But restricting personal medical growing is not the answer, says Clement. The majority of registered medical growers aren’t selling excess to the illicit market.
"Doing so would violate their constitutional rights, and would be exceptionally cruel given how marginalized this group has historically been,” he says. “Rather than trying to arrest their way out of the problem, the government should focus on transitioning permit holder growers into the legal market.”
The Canadian government says its data, based on self-reported surveys, shows spending on illicit cannabis has fallen to a new low $784 million, and there are no plans to change the medical growing program. But in addition to concerns that in actuality, weed legalization has grown the illicit cannabis market, experts at Cannabis Amnesty say prohibition was rooted in racism, and how racist police practices could still unfairly target people of colour.
At a recent town hall, sociologist Akwasi Owusu-Bempah presented the Ontario Human Rights Commission’s recent report showing that in Toronto, Black people are more likely to be arrested, charged and over-charged by police. They are also more likely to be struck, shot or killed by police. While there isn’t official police data collected, he also noted that in Toronto, between 2003 and 2013, the Toronto Star found that Black people accounted for 25 per cent of cannabis possession arrests even though they made up just eight per cent of the population and use cannabis just as frequently as white people. Annamaria Enenajor, Cannabis Amnesty’s executive director, notes that if you were Indigenous in Vancouver in 2017—the year before legalization—you were seven times more likely to be arrested for cannabis possession.
If you were Indigenous in Vancouver in 2017, the year before legalization, you were 7X more likely to be arrested for cannabis possession.
Could a racist war on drugs be raging on post-legalization, just with new rules? Cannabis convictions and criminal records can be barriers to education, housing, travel, volunteering, and working jobs, including those in the legal cannabis industry, which could partially account for the overwhelmingly white presence in the industry.
But charges also have less obvious consequences.
“The child welfare system became one of the major downfalls of many families that have broken up because of the criminalization of cannabis,” according to Chief Isadore Day. “We have dealt with the over-representation of not just folks in the penal system, but those in the child welfare system. Many, many families were broken up.”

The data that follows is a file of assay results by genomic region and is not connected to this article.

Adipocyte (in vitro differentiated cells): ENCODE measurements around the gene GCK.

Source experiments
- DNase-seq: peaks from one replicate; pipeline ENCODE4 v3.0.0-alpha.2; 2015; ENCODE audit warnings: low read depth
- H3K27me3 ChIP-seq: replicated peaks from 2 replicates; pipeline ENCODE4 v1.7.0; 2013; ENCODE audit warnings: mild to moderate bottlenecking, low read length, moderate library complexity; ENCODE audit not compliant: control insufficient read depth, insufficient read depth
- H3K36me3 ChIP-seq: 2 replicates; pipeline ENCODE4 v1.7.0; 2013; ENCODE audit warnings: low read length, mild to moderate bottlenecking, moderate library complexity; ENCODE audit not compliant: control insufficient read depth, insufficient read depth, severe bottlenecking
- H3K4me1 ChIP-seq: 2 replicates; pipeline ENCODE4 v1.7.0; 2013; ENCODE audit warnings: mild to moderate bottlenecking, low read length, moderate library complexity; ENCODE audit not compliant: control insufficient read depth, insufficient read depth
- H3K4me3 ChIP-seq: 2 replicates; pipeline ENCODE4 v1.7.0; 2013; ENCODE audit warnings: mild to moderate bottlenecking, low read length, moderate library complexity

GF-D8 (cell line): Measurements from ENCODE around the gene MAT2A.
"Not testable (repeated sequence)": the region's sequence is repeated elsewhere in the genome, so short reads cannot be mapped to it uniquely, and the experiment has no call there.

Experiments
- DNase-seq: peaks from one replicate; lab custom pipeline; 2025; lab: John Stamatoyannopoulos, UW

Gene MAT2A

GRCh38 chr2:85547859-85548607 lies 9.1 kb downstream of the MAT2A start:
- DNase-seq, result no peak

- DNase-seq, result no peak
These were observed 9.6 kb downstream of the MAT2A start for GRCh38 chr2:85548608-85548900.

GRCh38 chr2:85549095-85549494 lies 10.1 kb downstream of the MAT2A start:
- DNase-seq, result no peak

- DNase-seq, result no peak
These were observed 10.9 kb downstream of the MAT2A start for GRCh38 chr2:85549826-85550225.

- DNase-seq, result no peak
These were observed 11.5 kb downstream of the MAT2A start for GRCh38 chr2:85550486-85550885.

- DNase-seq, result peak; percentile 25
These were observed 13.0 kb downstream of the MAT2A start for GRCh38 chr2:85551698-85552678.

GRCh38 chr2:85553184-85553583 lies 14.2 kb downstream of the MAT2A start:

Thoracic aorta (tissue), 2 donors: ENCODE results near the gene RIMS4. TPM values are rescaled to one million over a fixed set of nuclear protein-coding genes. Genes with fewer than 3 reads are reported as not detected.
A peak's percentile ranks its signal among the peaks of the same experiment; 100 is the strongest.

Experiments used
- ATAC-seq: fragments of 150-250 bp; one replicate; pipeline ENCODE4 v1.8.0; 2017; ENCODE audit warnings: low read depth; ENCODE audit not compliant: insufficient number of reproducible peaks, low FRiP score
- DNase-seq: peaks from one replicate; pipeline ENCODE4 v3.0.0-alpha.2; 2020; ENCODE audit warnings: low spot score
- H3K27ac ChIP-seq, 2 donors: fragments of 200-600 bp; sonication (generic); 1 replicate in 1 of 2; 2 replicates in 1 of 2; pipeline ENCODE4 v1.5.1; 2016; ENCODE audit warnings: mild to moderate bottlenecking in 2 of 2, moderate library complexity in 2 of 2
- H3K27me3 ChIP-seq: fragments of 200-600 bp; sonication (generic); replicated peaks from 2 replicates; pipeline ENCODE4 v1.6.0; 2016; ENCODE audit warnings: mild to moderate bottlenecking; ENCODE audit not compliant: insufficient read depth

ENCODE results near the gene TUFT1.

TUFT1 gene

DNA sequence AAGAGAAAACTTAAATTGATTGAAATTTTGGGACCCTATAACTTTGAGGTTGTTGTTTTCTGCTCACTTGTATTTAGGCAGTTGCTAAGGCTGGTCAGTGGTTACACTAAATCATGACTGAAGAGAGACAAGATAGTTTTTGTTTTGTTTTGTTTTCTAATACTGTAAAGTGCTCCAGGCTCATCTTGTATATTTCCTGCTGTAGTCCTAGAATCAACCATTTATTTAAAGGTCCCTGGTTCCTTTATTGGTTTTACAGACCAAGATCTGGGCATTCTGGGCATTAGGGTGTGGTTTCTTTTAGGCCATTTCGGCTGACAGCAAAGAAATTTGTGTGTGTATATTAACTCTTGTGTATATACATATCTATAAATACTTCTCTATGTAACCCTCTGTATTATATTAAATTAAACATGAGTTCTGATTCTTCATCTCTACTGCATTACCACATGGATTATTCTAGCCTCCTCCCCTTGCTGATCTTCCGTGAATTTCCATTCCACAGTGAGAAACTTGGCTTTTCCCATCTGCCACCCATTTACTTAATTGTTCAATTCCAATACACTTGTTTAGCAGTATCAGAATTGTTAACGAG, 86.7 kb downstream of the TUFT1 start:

He also says that the Cannabis Act should include First Nations jurisdiction when it comes to sales and distribution because First Nations lands fall under federal, not provincial laws.
“For us, in every province, First Nation people are still outside of the recognized legalized cannabis in Canada, which in our eyes as First Nations, we don't see ourselves as being illegal,” he says.
Hopefully, these are some of the issues that will arise this year’s Canadian Chamber of Commerce National Cannabis Working Group’s industry-led review of the Cannabis Act.
“Through this review, the industry will provide thorough recommendations to the federal government about what changes are needed so industry can better compete with the illegal market, create more jobs, and maintain Canada’s leadership in global markets,” says Ryan Greer, senior director of cannabis policy at the Chamber.
In the meantime, Edward Kim can’t believe unlicensed store CAFÉ is still open, business as usual for the holidays. But he also understands that there could be more pressing priorities for the criminal justice system, and that the Canadian government will need to deal with the problems that have been created out of legalization.
But while he doesn’t think it’s fair that licensed stores have to pay high fees to comply with strict rules and red tape, it could also be that criminalizing unlicensed cannabis at all isn’t the answer: When one organization falls, another will surely emerge.
“I think we should focus on other drugs or minors or some terrible stuff like guns,” says Kim. “Weed is just weed. And if they shut down one guy, there's another co-op that will jump right in.”